It is now recommended to take a rest and a drink at one of the many cafés in and around Suq Aftimos, then head to St. John the Baptist Church, characterized by its silver dome, a few meters from the Suq Aftimos fountain to the southwest. This church is located at the eastern side of the southern sector of the Christian Quarter street, near the road leading to Bab al-Khalil (Jaffa Gate). Its humble entrance is not indicative of what is inside, leading to a few steps and arriving at an open courtyard at the church entrance. The church dates back to the 5th century AD, and its plan includes a long narthex and three angles from the eastern, southern and northern sides. The church was demolished during the Persian war in 614 AD, and was rebuilt and renovated by John, the Patriarch of Alexandria. The present façade and the two small bell towers date back to the Franks era, with the church renovated by the traders of the Italian city of Amalfi in the 11th century AD. The church was a center for  , a Crusader  knights (Hospitalers) , and is presently under the guardianship of the Greek Orthodox Church. Its silver domes can be seen from Suq Aftimos and elsewhere in the Old City.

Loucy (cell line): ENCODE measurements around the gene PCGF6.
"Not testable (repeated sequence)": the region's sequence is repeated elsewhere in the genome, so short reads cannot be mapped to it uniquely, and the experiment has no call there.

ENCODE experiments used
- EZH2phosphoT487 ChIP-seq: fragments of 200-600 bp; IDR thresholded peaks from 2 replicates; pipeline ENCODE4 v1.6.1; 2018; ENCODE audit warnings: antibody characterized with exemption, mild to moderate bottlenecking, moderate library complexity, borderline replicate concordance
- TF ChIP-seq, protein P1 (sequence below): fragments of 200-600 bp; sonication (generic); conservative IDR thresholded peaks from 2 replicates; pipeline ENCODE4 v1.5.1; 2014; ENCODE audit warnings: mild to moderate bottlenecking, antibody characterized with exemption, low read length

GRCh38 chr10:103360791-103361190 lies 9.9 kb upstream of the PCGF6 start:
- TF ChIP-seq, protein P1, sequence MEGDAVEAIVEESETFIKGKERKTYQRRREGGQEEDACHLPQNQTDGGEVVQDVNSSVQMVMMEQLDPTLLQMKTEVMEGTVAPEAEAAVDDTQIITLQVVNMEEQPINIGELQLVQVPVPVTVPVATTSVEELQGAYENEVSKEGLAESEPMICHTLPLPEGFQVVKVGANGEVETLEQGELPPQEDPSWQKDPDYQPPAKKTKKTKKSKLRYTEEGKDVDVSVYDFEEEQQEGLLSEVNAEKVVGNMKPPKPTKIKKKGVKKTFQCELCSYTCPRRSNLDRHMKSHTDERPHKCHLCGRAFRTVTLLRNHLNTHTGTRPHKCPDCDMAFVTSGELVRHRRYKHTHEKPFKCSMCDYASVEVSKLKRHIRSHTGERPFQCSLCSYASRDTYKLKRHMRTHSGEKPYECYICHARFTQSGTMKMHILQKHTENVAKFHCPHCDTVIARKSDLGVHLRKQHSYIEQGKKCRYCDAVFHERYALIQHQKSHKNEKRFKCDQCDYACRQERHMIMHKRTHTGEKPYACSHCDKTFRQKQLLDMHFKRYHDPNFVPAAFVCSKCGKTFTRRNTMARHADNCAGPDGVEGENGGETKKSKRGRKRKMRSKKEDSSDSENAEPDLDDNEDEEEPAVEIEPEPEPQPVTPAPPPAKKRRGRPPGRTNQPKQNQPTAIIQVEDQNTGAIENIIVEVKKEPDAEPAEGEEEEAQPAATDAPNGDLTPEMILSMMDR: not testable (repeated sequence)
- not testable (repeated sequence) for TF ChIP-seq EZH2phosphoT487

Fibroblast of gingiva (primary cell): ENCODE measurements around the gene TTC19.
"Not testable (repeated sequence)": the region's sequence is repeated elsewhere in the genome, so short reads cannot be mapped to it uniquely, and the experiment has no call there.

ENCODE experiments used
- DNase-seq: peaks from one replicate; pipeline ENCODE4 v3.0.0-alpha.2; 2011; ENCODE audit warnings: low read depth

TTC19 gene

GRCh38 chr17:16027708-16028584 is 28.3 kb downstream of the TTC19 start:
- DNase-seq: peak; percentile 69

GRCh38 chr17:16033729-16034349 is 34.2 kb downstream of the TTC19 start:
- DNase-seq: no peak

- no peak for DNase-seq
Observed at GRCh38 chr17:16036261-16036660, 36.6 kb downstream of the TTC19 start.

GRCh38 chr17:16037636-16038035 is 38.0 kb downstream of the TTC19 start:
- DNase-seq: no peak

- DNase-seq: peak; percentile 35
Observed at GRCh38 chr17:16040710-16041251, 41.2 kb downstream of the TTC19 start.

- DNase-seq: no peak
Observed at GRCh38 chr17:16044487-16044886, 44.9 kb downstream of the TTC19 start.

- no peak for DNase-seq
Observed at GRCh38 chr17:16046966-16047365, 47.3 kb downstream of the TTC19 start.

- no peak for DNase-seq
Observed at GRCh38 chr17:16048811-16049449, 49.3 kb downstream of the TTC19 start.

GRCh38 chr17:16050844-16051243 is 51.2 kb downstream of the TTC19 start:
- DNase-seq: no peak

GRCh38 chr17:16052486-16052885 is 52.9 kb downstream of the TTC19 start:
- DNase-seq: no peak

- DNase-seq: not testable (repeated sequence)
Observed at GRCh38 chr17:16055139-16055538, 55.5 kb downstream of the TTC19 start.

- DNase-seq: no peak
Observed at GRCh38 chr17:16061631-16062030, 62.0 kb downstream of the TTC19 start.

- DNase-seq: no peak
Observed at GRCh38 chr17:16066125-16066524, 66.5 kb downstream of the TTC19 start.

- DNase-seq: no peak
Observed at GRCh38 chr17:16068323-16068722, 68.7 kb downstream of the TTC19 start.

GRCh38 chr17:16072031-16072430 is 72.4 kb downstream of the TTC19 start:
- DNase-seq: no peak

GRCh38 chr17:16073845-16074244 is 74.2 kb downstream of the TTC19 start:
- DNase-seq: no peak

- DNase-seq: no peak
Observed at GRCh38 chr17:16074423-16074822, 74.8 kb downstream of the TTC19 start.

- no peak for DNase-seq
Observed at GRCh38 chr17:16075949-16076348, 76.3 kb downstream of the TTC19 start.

John the Baptist Church